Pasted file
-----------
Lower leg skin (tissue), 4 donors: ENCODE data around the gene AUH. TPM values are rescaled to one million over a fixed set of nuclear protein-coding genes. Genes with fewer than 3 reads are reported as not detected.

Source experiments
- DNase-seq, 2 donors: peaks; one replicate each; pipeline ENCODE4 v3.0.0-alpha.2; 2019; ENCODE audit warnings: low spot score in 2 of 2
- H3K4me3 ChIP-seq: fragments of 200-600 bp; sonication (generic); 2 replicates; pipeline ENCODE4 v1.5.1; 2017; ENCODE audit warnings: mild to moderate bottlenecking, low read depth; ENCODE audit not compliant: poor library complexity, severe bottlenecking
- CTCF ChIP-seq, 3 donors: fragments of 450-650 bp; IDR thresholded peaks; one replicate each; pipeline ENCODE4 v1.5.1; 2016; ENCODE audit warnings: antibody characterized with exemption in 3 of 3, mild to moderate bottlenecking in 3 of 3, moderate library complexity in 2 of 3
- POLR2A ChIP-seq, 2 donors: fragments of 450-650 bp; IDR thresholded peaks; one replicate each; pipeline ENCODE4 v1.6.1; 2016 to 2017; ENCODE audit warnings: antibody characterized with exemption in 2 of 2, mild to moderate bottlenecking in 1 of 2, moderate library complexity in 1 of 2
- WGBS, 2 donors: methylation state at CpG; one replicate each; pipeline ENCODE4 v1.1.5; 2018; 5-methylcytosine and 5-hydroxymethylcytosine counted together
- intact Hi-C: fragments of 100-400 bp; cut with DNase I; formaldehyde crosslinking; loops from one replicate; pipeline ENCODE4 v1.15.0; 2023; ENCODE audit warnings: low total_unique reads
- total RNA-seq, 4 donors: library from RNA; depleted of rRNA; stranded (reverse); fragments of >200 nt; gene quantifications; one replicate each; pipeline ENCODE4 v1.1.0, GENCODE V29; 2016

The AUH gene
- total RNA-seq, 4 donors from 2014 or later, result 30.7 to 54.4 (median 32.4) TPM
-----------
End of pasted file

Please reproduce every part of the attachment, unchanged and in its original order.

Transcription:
Lower leg skin (tissue), 4 donors: ENCODE data around the gene AUH. TPM values are rescaled to one million over a fixed set of nuclear protein-coding genes. Genes with fewer than 3 reads are reported as not detected.

Source experiments
- DNase-seq, 2 donors: peaks; one replicate each; pipeline ENCODE4 v3.0.0-alpha.2; 2019; ENCODE audit warnings: low spot score in 2 of 2
- H3K4me3 ChIP-seq: fragments of 200-600 bp; sonication (generic); 2 replicates; pipeline ENCODE4 v1.5.1; 2017; ENCODE audit warnings: mild to moderate bottlenecking, low read depth; ENCODE audit not compliant: poor library complexity, severe bottlenecking
- CTCF ChIP-seq, 3 donors: fragments of 450-650 bp; IDR thresholded peaks; one replicate each; pipeline ENCODE4 v1.5.1; 2016; ENCODE audit warnings: antibody characterized with exemption in 3 of 3, mild to moderate bottlenecking in 3 of 3, moderate library complexity in 2 of 3
- POLR2A ChIP-seq, 2 donors: fragments of 450-650 bp; IDR thresholded peaks; one replicate each; pipeline ENCODE4 v1.6.1; 2016 to 2017; ENCODE audit warnings: antibody characterized with exemption in 2 of 2, mild to moderate bottlenecking in 1 of 2, moderate library complexity in 1 of 2
- WGBS, 2 donors: methylation state at CpG; one replicate each; pipeline ENCODE4 v1.1.5; 2018; 5-methylcytosine and 5-hydroxymethylcytosine counted together
- intact Hi-C: fragments of 100-400 bp; cut with DNase I; formaldehyde crosslinking; loops from one replicate; pipeline ENCODE4 v1.15.0; 2023; ENCODE audit warnings: low total_unique reads
- total RNA-seq, 4 donors: library from RNA; depleted of rRNA; stranded (reverse); fragments of >200 nt; gene quantifications; one replicate each; pipeline ENCODE4 v1.1.0, GENCODE V29; 2016

The AUH gene
- total RNA-seq, 4 donors from 2014 or later, result 30.7 to 54.4 (median 32.4) TPM